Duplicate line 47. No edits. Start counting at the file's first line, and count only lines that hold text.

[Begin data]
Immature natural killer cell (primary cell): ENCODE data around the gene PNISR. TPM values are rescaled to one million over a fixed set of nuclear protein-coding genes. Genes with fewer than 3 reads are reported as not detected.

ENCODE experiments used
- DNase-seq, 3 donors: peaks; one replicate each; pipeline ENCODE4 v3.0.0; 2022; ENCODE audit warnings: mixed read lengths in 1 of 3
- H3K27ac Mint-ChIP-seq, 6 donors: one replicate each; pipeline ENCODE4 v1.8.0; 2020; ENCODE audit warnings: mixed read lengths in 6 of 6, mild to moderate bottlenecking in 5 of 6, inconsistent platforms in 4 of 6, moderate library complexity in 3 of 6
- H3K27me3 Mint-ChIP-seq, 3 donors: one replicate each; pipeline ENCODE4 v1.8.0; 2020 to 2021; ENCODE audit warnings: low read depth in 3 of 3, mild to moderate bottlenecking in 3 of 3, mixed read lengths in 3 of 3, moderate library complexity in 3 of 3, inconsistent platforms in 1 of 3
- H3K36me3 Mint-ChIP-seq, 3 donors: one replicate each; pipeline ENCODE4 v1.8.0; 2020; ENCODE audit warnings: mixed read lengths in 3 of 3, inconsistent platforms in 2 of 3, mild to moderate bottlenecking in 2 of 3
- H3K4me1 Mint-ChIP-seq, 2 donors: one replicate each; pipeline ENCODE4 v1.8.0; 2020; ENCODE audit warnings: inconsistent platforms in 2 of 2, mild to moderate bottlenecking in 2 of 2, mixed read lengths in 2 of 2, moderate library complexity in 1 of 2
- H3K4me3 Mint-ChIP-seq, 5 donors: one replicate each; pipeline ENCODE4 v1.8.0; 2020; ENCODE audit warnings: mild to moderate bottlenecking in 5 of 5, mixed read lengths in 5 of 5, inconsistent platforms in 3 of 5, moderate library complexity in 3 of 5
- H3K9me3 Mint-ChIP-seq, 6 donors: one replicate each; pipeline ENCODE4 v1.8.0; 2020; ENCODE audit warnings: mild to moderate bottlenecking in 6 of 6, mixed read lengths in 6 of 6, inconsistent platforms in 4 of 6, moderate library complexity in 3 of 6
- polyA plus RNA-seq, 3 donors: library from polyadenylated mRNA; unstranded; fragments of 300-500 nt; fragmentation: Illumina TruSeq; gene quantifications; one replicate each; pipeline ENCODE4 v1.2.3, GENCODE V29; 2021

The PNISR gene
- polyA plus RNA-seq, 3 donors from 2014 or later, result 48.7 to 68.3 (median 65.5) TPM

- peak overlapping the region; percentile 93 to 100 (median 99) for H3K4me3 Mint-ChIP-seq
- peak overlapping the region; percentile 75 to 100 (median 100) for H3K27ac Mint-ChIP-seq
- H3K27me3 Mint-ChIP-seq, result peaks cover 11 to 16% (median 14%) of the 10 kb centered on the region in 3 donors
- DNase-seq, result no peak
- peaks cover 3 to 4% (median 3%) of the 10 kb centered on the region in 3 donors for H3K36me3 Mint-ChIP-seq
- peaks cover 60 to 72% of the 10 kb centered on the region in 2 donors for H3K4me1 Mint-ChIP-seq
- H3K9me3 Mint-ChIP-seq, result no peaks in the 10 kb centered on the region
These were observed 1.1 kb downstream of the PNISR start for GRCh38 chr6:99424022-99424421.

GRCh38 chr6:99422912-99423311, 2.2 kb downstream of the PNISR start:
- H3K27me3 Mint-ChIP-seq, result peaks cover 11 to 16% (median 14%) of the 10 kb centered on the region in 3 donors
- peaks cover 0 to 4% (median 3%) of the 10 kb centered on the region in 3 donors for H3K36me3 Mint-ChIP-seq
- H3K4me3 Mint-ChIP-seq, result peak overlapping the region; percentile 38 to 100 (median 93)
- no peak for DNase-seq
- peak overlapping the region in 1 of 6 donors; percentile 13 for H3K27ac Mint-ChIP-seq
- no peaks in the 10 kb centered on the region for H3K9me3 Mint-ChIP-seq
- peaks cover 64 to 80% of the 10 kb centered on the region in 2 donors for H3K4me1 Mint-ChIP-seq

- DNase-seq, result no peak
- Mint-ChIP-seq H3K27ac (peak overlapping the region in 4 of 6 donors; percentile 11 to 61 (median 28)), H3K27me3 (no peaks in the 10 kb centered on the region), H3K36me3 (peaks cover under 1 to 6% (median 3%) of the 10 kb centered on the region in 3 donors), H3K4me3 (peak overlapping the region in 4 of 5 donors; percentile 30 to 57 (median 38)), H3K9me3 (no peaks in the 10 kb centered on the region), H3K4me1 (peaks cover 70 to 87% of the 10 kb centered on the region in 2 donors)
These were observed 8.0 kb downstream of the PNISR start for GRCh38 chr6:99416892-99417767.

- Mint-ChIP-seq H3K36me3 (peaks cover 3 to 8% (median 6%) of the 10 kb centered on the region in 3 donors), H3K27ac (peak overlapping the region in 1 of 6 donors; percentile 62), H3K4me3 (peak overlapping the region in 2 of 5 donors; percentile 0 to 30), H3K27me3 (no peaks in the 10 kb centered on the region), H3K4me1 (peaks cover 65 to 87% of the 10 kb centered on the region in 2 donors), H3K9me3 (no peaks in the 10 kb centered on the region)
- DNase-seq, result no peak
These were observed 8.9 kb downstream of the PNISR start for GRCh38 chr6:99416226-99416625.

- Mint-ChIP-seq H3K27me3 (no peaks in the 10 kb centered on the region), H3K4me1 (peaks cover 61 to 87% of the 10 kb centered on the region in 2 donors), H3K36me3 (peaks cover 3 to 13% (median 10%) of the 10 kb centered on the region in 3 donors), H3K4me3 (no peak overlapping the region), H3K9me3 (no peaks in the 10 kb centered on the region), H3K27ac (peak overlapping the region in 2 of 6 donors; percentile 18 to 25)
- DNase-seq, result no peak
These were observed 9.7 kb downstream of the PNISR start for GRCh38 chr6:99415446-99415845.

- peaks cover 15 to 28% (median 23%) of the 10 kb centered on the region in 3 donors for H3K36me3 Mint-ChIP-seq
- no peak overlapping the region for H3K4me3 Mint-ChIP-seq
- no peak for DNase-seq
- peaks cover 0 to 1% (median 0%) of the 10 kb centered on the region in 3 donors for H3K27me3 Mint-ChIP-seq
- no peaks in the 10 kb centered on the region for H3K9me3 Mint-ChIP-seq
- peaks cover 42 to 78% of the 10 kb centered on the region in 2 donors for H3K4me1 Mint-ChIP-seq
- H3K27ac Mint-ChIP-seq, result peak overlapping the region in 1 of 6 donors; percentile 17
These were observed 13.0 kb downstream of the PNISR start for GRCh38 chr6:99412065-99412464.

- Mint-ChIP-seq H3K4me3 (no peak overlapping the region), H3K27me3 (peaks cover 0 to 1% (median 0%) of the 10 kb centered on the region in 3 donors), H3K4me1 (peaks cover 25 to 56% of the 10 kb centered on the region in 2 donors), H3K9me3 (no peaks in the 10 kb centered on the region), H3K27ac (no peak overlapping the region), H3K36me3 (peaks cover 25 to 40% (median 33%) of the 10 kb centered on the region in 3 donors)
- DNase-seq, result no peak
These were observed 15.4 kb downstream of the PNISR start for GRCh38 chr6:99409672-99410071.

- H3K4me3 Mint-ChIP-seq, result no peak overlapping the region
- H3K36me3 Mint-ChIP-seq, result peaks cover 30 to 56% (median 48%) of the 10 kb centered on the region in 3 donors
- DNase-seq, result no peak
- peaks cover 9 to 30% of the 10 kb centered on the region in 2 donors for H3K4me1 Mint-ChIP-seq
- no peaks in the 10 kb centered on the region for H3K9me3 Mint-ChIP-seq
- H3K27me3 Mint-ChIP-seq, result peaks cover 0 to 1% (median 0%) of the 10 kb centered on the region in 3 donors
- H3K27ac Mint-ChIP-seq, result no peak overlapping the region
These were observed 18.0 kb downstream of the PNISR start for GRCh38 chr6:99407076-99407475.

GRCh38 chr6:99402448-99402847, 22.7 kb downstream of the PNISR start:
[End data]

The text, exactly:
- DNase-seq, result no peak